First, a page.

"It’s in the Jeans": lessons learned coming of age and coming out in #LGBTQfamilies

On Monday, June 1, 2015, lesbian, gay, bisexual, transgender, and queer bloggers, their family members, and allies from across the U.S. and around the world will celebrate the tenth annual Blogging for LGBTQ Families Day. The event, developed and run by the award-winning LGBTQ-parenting site Mombian, and sponsored by Family Equality Council, aims to celebrate LGBTQ families, their diverse natures, and raise awareness of how current prejudices and laws have a negative impact on their lives and children.

"It’s In the Jeans": Lessons learned coming of age and coming out in #LGBTfamilies

By Carol R. Hill

I had no idea that being gay was not normal when I was little. I grew up in a large Black family in Washington, DC, on a steady diet of Harriet Tubman, Martin Luther King and Jesse “I am somebody” Jackson. It was important to my family and community for us to always know who we were as Black people. Being gay was also a part of my life from birth. My great aunt and two uncles were gay, and some say my grandfather was bisexual. As a child, I was particularly close to my uncles. They were giants, with humungous hands that they often threatened to use to swat my butt if I didn’t stop doing this or that. I knew they didn’t mean it. In fact, my uncles and father encouraged me to be who I was, however I was. They even threatened to beat up anybody who thought otherwise. That, I knew they meant. I had seen my one uncle defend himself while wearing a long dashiki dress with a full African head wrap, Erykah Badu style before there was an Erykah Badu. When he was done, he went back to singing Diana Ross. My Uncle Jean was a force, so when people called him a sissy, I thought they were the crazy ones because of what was going to happen to them next. It took me several years to figure out that he not only had to fight racist white people because he was black, but he also had to fight anyone who wanted to take a swipe at him because he was gay. He never let anyone’s ignorance stop him from living his life on his own terms. So being black and gay were reasons that you might have to fight, not because they were bad, but because people could be nosy and rude. I was clear that that didn’t have anything to do with me.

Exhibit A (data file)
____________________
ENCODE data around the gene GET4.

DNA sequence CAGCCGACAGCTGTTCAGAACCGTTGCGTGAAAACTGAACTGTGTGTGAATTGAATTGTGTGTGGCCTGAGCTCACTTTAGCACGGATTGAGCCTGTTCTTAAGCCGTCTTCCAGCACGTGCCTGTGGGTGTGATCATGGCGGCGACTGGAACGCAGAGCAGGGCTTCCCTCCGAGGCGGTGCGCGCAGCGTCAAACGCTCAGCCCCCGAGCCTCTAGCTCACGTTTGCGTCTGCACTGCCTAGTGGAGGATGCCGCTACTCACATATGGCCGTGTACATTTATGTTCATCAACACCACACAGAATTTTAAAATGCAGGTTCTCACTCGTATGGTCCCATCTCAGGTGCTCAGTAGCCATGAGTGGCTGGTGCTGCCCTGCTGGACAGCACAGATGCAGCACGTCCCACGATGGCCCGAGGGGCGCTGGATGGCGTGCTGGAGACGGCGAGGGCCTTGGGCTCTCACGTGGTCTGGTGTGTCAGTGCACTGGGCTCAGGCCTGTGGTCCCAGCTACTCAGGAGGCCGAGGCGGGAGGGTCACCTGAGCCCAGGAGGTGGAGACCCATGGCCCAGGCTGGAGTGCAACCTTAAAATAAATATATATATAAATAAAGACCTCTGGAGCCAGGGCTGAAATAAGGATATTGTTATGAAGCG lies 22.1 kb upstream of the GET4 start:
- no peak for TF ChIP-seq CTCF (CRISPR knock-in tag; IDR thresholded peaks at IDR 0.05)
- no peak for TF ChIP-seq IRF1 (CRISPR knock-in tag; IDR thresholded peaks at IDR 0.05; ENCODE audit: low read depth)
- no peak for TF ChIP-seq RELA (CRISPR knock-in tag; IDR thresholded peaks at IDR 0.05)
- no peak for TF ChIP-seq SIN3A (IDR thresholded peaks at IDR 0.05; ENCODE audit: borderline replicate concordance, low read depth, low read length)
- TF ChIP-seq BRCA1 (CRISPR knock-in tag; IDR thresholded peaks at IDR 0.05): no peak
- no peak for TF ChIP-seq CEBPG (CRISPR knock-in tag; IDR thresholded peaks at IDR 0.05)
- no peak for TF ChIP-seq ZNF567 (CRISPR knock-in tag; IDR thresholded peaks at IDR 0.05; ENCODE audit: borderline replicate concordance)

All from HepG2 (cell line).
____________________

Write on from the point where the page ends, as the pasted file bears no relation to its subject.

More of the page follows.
(Left to right: Carol's father, Uncle Jean, Uncle Kelly, Uncle Chuck)

This perspective came in handy when I came out at a prestigious women’s college-- although that’s a bit of an overstatement because I was never in the closet. While my friends and girlfriends were being disowned by their families and shunned by their churches, my emergence as a butch lesbian anti-climactic. I think there was only marginal interest from my family. I think that’s a function of having lots more, and at least one more interesting gay character in the form of my uncle. I had no ankle length dashiki dress with a head wrap. And I couldn’t sing Diana Ross and the Supreme songs. This allowed me to treat my sexuality just like it was a part of me – like being Black or a woman or right handed – All of those elements amounted to the totality of me, but none of them defined me alone. That is my uncle's gift to me and to the coming generations of gay folks in my family. My brand of gay almost makes me boring! 

Fast forward several decades and I am still relatively boring. I’m happy. My life is stable. I have kids of my own. I also have a wife and a baby mama. I pay taxes. We live in San Francisco (of course). One of my main goals in life is to make sure my kids grow up feeling like I did. That is, understanding that their strength comes from knowing and respecting who they are as young people of color, from a long line of proud Black people, some of whom are LGBT. That includes Mama and a Mommy. This irrepressible need to be exactly who they are, no matter who opposes it, is something they come by completely naturally.  In fact, it’s in the Jeans…